Google Scholar 

  • Moos, D., & Azevedo, R. (2009). Learning with computer-based learning environments: A literature review of computer self-efficacy. Review of Educational Research, 79(2), 576–600.

    CrossRef  Google Scholar 

  • National Center for Educational Statistics (NCES). (2016a). 2014 Abridged technology and engineering literacy framework for the 2014 National Assessment of educational progress. Washington, DC: National Assessment Governing Board.

    Google Scholar 

  • National Center for Educational Statistics (NCES). (2016b). 2014 Nations Report Card: Technology & Engineering Literacy (TEL). https://www.nationsreportcard.gov/tel_2014/.

  • Organisation for Economic Cooperation and Development (OECD). (2011). PISA 2009 results: Students on-line digital technologies and performance. Paris: OECD.

    Google Scholar 

  • Peyton Jones, S. (2011). Computing at school: International comparisons. London: Microsoft Research.

    Google Scholar 

  • Prensky, M. (2001). Digital natives, digital immigrants. On the Horizon, 9(5), 1–6.

    CrossRef  Google Scholar 

  • Qualifications and Curriculum Authority. (2007). About information and communication technology: Assessment guidance. Retrieved 7 Apr 2007 from http://www.qca.org.uk/7889.html.

  • Rohatgi, A., Scherer, R., & Hatlevik, O. (2016). The role of ICT self-efficacy for students’ ICT use and their achievement in a computer and information literacy test. Computers & Education, 102, 103–116.

    CrossRef  Google Scholar 

  • Sánchez, J., & Salinas, A. (2008). ICT & learning in Chilean schools: Lessons learned. Computers & Education, 51(4), 1621–1633.

    CrossRef  Google Scholar 

  • Selwyn, N. (2009). The digital native – myth and reality. Aslib Proceedings: New Information Perspectives, 61(4), 364–379.

    CrossRef  Google Scholar 

  • Senkbeil, M., Ihme, J. M., & Wittwer, J. (2013). The Test of Technological and Information Literacy (TILT) in the National Educational Panel Study: Development, empirical testing, and evidence for validity. Journal for Educational Research Online, 5(2), 139–161.

    Google Scholar 

  • Siddiq, F., Hatlevik, O. E., Olsen, R. V., Throndsen, I., & Scherer, R. (2016). Taking a future perspective by learning from the past - A systematic review of assessment instruments that aim to measure primary and secondary school students’ ICT literacy. Educational Research Review, 19, 58–84.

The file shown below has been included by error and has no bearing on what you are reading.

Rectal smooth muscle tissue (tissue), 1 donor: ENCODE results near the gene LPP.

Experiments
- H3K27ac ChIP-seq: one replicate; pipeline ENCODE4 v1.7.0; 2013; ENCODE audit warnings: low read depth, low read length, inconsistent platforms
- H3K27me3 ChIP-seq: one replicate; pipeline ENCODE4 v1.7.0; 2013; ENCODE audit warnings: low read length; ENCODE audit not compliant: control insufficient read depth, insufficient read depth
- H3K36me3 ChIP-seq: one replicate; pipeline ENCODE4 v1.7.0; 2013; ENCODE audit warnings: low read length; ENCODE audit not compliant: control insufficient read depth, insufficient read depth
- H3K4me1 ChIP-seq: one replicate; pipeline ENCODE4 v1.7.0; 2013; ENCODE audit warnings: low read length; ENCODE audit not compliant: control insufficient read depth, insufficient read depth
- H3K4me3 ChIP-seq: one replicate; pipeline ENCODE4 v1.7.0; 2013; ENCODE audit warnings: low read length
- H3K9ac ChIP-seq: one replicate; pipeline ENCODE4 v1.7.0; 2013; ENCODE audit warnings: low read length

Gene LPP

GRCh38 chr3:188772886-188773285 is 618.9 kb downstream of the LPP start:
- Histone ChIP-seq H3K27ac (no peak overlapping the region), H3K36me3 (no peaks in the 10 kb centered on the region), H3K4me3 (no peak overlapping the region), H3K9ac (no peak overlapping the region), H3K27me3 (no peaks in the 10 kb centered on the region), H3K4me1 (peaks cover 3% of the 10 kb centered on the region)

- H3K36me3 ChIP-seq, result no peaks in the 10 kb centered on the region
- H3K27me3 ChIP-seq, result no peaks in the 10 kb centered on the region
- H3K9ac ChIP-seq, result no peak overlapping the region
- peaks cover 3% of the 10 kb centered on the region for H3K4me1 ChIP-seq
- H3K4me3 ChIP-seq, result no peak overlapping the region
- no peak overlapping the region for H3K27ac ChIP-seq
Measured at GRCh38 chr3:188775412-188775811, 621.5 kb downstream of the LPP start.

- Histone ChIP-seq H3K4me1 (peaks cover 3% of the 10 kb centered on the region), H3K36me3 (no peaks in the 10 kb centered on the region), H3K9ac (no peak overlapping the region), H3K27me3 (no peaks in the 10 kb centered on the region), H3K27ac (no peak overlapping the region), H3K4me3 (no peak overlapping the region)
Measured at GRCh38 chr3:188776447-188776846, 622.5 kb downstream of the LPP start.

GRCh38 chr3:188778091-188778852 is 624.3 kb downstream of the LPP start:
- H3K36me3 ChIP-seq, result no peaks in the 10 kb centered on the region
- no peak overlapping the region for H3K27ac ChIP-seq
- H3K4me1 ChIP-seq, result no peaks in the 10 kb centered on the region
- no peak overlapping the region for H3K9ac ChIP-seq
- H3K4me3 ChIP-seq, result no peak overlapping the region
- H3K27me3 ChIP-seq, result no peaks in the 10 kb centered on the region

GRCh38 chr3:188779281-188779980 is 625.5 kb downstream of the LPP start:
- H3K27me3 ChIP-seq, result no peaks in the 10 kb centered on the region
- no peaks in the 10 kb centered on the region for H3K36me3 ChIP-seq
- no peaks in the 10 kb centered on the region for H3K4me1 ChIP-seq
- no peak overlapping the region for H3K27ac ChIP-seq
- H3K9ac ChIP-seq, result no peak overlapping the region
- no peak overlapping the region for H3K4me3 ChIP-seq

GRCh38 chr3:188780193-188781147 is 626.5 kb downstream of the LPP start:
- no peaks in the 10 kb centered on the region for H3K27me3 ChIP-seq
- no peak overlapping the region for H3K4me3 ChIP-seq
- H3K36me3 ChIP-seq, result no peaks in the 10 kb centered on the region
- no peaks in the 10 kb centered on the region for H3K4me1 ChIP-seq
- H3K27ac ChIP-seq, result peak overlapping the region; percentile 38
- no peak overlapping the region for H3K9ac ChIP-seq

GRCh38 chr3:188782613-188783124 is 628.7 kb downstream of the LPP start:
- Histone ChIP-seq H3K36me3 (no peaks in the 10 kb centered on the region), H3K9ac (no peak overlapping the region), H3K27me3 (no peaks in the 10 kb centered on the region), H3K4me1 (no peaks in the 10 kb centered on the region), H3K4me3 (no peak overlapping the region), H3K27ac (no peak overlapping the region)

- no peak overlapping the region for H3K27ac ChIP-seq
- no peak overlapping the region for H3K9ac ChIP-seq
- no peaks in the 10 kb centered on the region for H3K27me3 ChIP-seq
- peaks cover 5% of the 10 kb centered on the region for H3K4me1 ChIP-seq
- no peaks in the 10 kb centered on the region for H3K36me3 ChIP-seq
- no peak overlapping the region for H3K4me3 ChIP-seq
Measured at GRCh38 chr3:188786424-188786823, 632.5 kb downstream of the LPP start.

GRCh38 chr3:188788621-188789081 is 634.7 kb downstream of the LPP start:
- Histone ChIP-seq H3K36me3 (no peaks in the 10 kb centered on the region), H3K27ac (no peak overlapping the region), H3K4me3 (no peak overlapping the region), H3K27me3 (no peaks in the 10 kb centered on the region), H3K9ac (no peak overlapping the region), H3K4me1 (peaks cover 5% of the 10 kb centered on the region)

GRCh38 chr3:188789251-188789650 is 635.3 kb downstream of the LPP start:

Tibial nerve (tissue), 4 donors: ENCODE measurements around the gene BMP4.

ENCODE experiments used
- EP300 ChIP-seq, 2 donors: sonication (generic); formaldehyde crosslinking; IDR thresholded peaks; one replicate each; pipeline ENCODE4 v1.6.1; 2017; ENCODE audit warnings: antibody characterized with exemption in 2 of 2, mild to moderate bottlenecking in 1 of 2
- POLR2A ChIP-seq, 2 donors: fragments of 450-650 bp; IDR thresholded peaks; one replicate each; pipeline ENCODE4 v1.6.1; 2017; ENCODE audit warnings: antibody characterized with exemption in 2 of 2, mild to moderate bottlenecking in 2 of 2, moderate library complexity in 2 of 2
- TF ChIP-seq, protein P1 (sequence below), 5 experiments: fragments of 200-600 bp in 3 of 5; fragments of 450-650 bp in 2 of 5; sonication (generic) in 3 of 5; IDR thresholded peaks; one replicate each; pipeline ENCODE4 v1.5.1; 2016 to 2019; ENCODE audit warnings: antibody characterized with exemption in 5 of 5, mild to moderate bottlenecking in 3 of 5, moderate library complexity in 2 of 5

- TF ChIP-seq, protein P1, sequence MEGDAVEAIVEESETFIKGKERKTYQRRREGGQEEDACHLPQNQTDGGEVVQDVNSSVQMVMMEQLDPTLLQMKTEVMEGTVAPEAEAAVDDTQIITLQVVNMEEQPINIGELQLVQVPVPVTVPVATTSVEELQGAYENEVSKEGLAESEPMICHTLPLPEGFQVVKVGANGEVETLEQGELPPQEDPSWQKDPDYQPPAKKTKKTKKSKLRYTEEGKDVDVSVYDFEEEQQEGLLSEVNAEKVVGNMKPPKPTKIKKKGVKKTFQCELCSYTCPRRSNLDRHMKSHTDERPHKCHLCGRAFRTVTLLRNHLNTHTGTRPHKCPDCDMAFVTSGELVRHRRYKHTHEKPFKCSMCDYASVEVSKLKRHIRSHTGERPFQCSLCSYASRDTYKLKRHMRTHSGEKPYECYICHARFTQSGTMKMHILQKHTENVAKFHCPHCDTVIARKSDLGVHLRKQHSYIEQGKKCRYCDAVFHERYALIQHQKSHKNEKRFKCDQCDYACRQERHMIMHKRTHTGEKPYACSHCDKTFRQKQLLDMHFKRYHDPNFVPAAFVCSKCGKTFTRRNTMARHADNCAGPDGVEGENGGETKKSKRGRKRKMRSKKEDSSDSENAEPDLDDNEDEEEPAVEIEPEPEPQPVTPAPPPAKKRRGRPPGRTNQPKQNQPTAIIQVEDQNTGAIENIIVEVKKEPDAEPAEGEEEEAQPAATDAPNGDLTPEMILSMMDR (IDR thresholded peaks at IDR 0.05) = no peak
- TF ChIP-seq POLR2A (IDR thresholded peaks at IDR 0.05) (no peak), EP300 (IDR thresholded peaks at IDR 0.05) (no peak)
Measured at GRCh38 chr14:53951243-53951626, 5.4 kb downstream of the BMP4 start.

Google Scholar 

  • Sturman, L., & Sizmur, J. (2011). International comparison of computing in schools. Slough: NFER.

    Google Scholar 

  • United States Department of Education Office of Educational Technology. (2010). Transforming American education powered by technology: National Education Technology Plan 2010. Washington, DC: United States Department of Education Office of Educational Technology.

    Google Scholar 

  • Van Deursen, A. J., & Van Dijk, J. A. (2016). Modelling traditional literacy, internet skills and internet usage: An empirical study. Interacting with Computers, 28(1), 13–26. https://doi.org/10.1093/iwc/wu027.

    CrossRef  Google Scholar 

Download references

Author information

Authors and Affiliations

Authors

Corresponding author

Correspondence to John Ainley .

Editor information

Editors and Affiliations

Rights and permissions

Reprints and Permissions

Copyright information

© 2018 Springer International Publishing AG, part of Springer Nature

About this entry

Verify currency and authenticity via CrossMark

Cite this entry

Ainley, J. (2018). Students and Their Computer Literacy: Evidence and Curriculum Implications. In: Voogt, J., Knezek, G., Christensen, R., Lai, KW. (eds) Second Handbook of Information Technology in Primary and Secondary Education . Springer International Handbooks of Education. Springer, Cham. https://doi.org/10.1007/978-3-319-71054-9_4

Download citation